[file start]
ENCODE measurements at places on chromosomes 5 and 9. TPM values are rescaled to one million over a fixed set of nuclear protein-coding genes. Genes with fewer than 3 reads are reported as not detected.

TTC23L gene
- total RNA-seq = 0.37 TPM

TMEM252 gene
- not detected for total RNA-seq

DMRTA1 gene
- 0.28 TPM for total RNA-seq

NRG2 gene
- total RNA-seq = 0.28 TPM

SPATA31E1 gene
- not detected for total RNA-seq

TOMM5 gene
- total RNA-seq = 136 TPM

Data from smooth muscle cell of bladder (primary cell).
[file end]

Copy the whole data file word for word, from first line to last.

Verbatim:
ENCODE measurements at places on chromosomes 5 and 9. TPM values are rescaled to one million over a fixed set of nuclear protein-coding genes. Genes with fewer than 3 reads are reported as not detected.

TTC23L gene
- total RNA-seq = 0.37 TPM

TMEM252 gene
- not detected for total RNA-seq

DMRTA1 gene
- 0.28 TPM for total RNA-seq

NRG2 gene
- total RNA-seq = 0.28 TPM

SPATA31E1 gene
- not detected for total RNA-seq

TOMM5 gene
- total RNA-seq = 136 TPM

Data from smooth muscle cell of bladder (primary cell).